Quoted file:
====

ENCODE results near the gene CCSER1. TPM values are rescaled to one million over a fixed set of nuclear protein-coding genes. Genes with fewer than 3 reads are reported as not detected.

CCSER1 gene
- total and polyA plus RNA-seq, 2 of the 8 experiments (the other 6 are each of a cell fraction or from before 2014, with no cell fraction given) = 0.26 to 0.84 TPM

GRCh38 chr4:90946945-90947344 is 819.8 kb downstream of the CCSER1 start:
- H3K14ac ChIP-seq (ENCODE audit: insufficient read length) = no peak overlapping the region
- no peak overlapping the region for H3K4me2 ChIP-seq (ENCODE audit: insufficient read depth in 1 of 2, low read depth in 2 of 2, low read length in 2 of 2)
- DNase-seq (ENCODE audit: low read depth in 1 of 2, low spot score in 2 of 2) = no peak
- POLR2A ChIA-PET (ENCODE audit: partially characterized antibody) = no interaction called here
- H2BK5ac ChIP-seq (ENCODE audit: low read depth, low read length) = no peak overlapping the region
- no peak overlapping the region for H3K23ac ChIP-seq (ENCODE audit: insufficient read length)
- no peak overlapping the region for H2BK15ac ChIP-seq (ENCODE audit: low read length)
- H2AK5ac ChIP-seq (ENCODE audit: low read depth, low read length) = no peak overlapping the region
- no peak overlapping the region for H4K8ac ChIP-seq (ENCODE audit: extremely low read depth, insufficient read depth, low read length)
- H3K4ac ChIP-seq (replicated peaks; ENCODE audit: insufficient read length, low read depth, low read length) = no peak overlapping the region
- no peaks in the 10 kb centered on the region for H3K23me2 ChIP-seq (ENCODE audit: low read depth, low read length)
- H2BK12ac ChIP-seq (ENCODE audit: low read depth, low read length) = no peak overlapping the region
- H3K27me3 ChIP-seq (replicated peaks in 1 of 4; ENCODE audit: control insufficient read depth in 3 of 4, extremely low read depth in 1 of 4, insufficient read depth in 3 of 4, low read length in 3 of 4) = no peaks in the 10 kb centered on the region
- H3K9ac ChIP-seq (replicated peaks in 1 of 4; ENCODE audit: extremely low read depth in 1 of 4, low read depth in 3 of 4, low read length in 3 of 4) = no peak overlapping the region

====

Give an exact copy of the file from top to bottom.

ENCODE results near the gene CCSER1. TPM values are rescaled to one million over a fixed set of nuclear protein-coding genes. Genes with fewer than 3 reads are reported as not detected.

CCSER1 gene
- total and polyA plus RNA-seq, 2 of the 8 experiments (the other 6 are each of a cell fraction or from before 2014, with no cell fraction given) = 0.26 to 0.84 TPM

GRCh38 chr4:90946945-90947344 is 819.8 kb downstream of the CCSER1 start:
- H3K14ac ChIP-seq (ENCODE audit: insufficient read length) = no peak overlapping the region
- no peak overlapping the region for H3K4me2 ChIP-seq (ENCODE audit: insufficient read depth in 1 of 2, low read depth in 2 of 2, low read length in 2 of 2)
- DNase-seq (ENCODE audit: low read depth in 1 of 2, low spot score in 2 of 2) = no peak
- POLR2A ChIA-PET (ENCODE audit: partially characterized antibody) = no interaction called here
- H2BK5ac ChIP-seq (ENCODE audit: low read depth, low read length) = no peak overlapping the region
- no peak overlapping the region for H3K23ac ChIP-seq (ENCODE audit: insufficient read length)
- no peak overlapping the region for H2BK15ac ChIP-seq (ENCODE audit: low read length)
- H2AK5ac ChIP-seq (ENCODE audit: low read depth, low read length) = no peak overlapping the region
- no peak overlapping the region for H4K8ac ChIP-seq (ENCODE audit: extremely low read depth, insufficient read depth, low read length)
- H3K4ac ChIP-seq (replicated peaks; ENCODE audit: insufficient read length, low read depth, low read length) = no peak overlapping the region
- no peaks in the 10 kb centered on the region for H3K23me2 ChIP-seq (ENCODE audit: low read depth, low read length)
- H2BK12ac ChIP-seq (ENCODE audit: low read depth, low read length) = no peak overlapping the region
- H3K27me3 ChIP-seq (replicated peaks in 1 of 4; ENCODE audit: control insufficient read depth in 3 of 4, extremely low read depth in 1 of 4, insufficient read depth in 3 of 4, low read length in 3 of 4) = no peaks in the 10 kb centered on the region
- H3K9ac ChIP-seq (replicated peaks in 1 of 4; ENCODE audit: extremely low read depth in 1 of 4, low read depth in 3 of 4, low read length in 3 of 4) = no peak overlapping the region